They call. They text. They knock on our doors.

At this point, campaign workers and volunteers are ubiquitous, a contagion that began about eight months ago, when Ellen Sciales and hundreds like her moved to Manchester to work on a presidential campaign.

Mark Hayward's City Matters

The good ones transmit a passion that spreads widely. Volunteers will knock on doors on a cold winter afternoon, dial phones incessantly, and pitch their candidate to friends and family.

The Democratic Party estimates that more than 400 people are working for Democratic presidential campaigns across the state, said party spokesman Holly Shulman.

Since May, Sciales has been organizing on behalf of Massachusetts Sen. Elizabeth Warren.

One of the people Sciales has enlisted, retired lawyer Mary Lincoln of Manchester, said, “It’s hard to say no to her. She’s gotten me to do more than I thought I would.”

Lincoln spoke to me at the To Share microbrewery on Jan. 28. She was there to hear actress Ashley Judd talk up Warren and motivate about 50 volunteers.

Sciales, who is 23 and on her first job out of college, worked the crowd as if she were the politician. She embraced and laughed with Manchester-area residents as if they were her sorority sisters.


Ellen Sciales, center, an Elizabeth Warren organizer based in Manchester, listens as actress Ashley Judd, right, campaigns for Warren at To Share Brewery in Manchester on Jan. 28.

Sciales spoke after Judd. She made eye contact while occasionally glancing at notes. She profiled a volunteer who was returning to the fight after a bout with cancer.

She closed with a call to arms: “I can’t do this alone.”

Her job is simple. Find volunteers for Warren. Get them to work as much as possible. Make their task easy and fun. Fertilize the grassroots.

She calls it “friend-gineering,” a term she attributes to a fellow organizer.

Amelia Coulon, a Manchester-based author, said Sciales courted her for weeks as Coulon weighed Warren and Sen. Kamala Harris, who subsequently dropped out of the race.

Now, she makes telephone calls for Warren.

“It’s not that she (Sciales) won’t take no for an answer. She wants you to want it as bad as she does,” Coulon said.

Sciales said: “I know everything going on in their lives. We’re part of the community at this point.”

Sciales grew up in Pelham, N.Y., a Westchester County suburb that borders The Bronx. Her father is a physician and her mother a financial compliance officer.

She has a family story that would connect with any American. Her great-grandmother was arrested when Mao took control of China. The crime: an education and the ability to speak English. Her grandmother escaped China hiding under the floorboards of a boat. It took 30 years for them to reunite.

Sciales graduated in May from Northeastern University in Boston. In college, she volunteered for the Hillary Clinton 2016 campaign, but faults herself for doing too little.

“2016 gave me the urgency that motivates me every day,” said Sciales. (Note: I spoke to a Warren campaign organizer because they were the first Democratic campaign to respond to my request to profile a campaign worker.)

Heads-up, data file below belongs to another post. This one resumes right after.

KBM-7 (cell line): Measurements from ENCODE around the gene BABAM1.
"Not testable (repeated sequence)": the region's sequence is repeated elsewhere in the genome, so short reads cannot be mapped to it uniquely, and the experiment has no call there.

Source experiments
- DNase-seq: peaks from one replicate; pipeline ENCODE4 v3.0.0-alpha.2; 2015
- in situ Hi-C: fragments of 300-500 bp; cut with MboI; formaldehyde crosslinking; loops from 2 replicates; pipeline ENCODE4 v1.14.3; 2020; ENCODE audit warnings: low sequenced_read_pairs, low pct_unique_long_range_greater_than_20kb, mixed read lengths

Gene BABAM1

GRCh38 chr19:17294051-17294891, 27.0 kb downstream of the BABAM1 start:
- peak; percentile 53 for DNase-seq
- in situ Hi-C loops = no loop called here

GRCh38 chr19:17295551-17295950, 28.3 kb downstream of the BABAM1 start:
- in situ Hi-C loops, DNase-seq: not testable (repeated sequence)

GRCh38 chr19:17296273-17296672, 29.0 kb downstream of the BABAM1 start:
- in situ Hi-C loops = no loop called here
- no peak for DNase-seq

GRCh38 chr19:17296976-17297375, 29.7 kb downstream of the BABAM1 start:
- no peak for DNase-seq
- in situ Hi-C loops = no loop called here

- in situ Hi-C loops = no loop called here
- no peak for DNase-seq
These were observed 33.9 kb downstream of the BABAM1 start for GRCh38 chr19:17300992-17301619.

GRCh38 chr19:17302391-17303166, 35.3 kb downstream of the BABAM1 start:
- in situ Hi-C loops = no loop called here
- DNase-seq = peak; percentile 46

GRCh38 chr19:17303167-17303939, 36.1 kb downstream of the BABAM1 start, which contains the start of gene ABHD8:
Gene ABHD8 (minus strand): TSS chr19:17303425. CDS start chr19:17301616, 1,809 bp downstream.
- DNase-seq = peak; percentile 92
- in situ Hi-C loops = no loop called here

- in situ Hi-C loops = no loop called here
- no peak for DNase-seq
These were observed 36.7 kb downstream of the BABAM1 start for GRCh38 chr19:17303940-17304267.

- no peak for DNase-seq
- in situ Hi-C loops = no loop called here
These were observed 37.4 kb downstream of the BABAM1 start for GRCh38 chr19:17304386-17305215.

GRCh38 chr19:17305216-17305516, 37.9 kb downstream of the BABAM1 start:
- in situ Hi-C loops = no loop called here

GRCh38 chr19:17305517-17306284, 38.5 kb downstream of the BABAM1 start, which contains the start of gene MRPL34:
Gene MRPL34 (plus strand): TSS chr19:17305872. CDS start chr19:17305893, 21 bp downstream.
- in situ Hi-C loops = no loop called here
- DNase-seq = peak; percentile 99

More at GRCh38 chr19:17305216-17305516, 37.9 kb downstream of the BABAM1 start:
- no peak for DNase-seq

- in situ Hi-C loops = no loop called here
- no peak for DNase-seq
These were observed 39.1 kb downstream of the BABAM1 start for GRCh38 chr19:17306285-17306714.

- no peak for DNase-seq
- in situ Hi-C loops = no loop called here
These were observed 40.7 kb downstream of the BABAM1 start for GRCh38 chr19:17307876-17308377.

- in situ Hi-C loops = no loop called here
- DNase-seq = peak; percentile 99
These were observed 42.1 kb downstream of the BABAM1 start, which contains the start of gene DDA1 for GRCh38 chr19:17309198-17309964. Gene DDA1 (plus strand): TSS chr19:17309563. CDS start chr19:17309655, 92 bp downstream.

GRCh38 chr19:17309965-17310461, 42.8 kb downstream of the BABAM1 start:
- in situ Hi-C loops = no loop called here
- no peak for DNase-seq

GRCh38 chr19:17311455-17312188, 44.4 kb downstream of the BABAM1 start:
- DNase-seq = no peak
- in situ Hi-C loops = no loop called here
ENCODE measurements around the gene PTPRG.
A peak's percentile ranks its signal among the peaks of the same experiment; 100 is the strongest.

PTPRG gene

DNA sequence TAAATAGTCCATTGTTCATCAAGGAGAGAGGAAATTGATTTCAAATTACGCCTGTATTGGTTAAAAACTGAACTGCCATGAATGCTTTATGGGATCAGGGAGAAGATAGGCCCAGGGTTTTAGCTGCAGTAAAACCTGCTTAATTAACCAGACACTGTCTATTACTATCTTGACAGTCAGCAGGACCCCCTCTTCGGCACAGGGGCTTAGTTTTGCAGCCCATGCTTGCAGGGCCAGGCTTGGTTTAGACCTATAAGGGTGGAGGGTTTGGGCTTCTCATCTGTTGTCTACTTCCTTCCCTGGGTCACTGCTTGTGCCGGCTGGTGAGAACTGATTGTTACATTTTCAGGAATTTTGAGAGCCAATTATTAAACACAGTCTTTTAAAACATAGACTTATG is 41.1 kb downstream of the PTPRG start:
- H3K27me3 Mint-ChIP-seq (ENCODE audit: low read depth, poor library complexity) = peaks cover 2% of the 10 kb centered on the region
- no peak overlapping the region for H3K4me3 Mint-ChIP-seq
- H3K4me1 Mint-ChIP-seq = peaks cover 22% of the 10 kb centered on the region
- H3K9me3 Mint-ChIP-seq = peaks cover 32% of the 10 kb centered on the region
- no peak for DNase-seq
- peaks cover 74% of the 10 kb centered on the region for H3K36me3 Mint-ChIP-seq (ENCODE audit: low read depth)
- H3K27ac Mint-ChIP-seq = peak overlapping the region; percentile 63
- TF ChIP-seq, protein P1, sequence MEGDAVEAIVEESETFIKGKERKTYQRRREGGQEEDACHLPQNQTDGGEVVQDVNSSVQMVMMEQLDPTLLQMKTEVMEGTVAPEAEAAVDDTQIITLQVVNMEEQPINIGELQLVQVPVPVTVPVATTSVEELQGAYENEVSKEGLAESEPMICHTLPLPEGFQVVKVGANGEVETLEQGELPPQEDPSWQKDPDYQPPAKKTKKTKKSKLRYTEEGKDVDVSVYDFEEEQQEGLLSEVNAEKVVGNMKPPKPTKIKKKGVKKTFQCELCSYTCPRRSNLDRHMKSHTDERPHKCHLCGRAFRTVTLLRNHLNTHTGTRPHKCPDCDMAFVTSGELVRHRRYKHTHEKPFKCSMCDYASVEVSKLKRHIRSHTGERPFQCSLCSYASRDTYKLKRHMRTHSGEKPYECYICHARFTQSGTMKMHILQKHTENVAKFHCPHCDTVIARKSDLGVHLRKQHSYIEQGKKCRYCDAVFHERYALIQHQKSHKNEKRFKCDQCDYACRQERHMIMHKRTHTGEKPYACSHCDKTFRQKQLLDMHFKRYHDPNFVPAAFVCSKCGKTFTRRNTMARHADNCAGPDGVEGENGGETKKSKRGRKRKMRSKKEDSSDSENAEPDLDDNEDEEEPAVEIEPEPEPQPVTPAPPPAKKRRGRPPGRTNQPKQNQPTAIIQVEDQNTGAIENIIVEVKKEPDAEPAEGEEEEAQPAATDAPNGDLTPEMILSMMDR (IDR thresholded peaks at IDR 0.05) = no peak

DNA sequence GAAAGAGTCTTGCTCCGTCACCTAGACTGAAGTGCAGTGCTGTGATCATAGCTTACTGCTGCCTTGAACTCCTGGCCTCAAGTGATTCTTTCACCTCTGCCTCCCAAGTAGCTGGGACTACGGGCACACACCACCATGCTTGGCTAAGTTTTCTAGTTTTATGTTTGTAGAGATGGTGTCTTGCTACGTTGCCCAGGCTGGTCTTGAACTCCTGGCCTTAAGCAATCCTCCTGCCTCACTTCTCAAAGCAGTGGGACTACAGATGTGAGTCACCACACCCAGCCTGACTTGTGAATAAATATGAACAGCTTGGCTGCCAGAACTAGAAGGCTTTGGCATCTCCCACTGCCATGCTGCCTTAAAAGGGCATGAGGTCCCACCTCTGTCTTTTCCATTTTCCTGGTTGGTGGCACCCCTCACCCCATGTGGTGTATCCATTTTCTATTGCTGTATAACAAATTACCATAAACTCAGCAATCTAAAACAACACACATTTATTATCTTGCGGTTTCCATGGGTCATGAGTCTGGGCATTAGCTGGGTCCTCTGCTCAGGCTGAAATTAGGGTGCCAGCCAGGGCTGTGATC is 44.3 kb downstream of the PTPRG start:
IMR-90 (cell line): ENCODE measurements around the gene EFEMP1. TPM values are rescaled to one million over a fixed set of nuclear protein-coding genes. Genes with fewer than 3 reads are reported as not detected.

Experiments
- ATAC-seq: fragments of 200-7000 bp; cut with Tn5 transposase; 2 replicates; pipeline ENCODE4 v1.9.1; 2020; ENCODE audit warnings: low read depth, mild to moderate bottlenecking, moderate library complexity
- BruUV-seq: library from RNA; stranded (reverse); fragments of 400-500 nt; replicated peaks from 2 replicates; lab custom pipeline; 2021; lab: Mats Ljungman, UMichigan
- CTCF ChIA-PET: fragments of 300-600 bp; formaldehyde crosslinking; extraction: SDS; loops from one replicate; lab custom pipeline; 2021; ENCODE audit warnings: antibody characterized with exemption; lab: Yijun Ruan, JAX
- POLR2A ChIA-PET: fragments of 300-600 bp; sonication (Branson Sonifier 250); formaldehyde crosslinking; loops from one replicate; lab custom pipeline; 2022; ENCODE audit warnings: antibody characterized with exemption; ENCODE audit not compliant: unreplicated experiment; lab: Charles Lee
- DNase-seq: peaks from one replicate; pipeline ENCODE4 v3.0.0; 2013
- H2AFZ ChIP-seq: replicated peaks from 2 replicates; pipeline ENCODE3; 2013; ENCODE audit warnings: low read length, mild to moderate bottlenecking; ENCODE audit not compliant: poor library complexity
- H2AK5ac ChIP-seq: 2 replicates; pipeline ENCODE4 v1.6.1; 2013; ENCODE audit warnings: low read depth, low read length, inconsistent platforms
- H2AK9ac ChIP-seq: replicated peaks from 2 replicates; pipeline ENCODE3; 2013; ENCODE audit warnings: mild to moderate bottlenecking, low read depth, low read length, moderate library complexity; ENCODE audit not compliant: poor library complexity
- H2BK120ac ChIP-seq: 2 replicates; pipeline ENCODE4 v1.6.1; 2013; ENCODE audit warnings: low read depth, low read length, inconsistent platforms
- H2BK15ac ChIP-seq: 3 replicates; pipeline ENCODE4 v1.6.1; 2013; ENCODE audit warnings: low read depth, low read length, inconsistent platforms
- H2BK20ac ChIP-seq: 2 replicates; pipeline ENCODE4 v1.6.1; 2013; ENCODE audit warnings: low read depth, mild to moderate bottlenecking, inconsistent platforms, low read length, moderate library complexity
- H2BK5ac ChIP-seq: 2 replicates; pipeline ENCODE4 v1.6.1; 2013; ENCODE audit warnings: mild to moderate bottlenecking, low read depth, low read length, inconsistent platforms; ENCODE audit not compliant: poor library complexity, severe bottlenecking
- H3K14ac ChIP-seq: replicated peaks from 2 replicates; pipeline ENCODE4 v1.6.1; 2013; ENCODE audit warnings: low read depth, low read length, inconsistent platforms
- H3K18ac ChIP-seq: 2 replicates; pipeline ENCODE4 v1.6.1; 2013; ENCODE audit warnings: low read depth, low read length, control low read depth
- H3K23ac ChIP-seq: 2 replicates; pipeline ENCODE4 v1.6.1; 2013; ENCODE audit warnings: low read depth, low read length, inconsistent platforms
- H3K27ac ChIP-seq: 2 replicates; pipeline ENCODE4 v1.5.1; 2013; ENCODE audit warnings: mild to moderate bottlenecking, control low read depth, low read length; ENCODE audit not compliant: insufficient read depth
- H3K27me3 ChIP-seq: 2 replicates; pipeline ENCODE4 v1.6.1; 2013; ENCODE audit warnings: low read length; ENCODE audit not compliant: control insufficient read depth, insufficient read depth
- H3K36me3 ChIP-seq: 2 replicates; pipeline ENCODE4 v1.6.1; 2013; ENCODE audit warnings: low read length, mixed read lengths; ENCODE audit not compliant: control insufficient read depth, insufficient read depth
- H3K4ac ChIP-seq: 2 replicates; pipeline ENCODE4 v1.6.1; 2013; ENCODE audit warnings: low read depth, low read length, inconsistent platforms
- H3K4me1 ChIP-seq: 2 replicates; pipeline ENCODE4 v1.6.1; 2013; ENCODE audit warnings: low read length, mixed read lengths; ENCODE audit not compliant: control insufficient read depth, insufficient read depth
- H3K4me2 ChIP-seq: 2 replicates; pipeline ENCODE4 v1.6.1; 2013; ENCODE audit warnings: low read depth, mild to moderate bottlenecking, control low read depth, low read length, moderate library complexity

Every day is different

On Jan. 28, we met at the campaign office, a basement-level suite of rooms in a Chestnut Street office building. Campaign signs cover one entire wall. There’s a poster for directions about what to say on telephone calls. Another poster features canvassing tips and a stick figure with scarf and knit hat.


Ellen Sciales of Pelham, N.Y. at left, makes phone calls at Elizabeth Warren’s campaign office in Manchester on Jan. 29.

Another wall has a life-sized sketch of Warren. Still another with the words, “She has a plan for that,” with some 40 folders where callers can find a synopsis of every Warren plan.

A little after 10 a.m., Sciales was ringing doorbells on Kearney Street in the North End. She wore an insulated Marmot hip-length coat, black leggings and L.L. Bean boots. She jogged between houses.

Over about two hours, she hit some 30 houses and spoke to 11 people.

She got the standard New Hampshire line from most: they’re undecided. A few were enthusiastic about Warren, she said.

After lunch, she returned to the campaign office. She and her fellow organizers made telephone calls. Then there was the Judd visit, and a return to the office for more calls.

She lives in a home arranged through sorority contacts. The homeowner, a widow and former Republican, now is devoted to Warren, Sciales said.

The woman has knit her a scarf and headband in Warren’s signature color, a light green.


Ellen Sciales of Pelham, N.Y., runs through a snowbank while canvassing for Elizabeth Warren on Kearney Street in Manchester last month.

The Warren campaign was one of the first to unionize, and organizers like Sciales earn a base monthly pay of $4,175, according to reports about the Warren campaign union contract. She gets other perks, such as a capped 60-hour work week, 15 paid vacation days, a cell phone allowance, severance and health care.

She calls Warren the perfect candidate.

The Democratic Party’s Shulman said the work of organizers amounts to a dry run for the November general election. Democratic presidential campaigns have called or knocked on the door of every Democrat in the state at least once – valuable outreach that will work to the eventual nominee’s advantage in November, Shulman said.

Of course, Sciales either loses her job or it radically changes on Feb. 12, the day after the New Hampshire primary.

“We say we want to leave New Hampshire better than it was when we got here,” she said. “I would go anywhere for Elizabeth Warren.”

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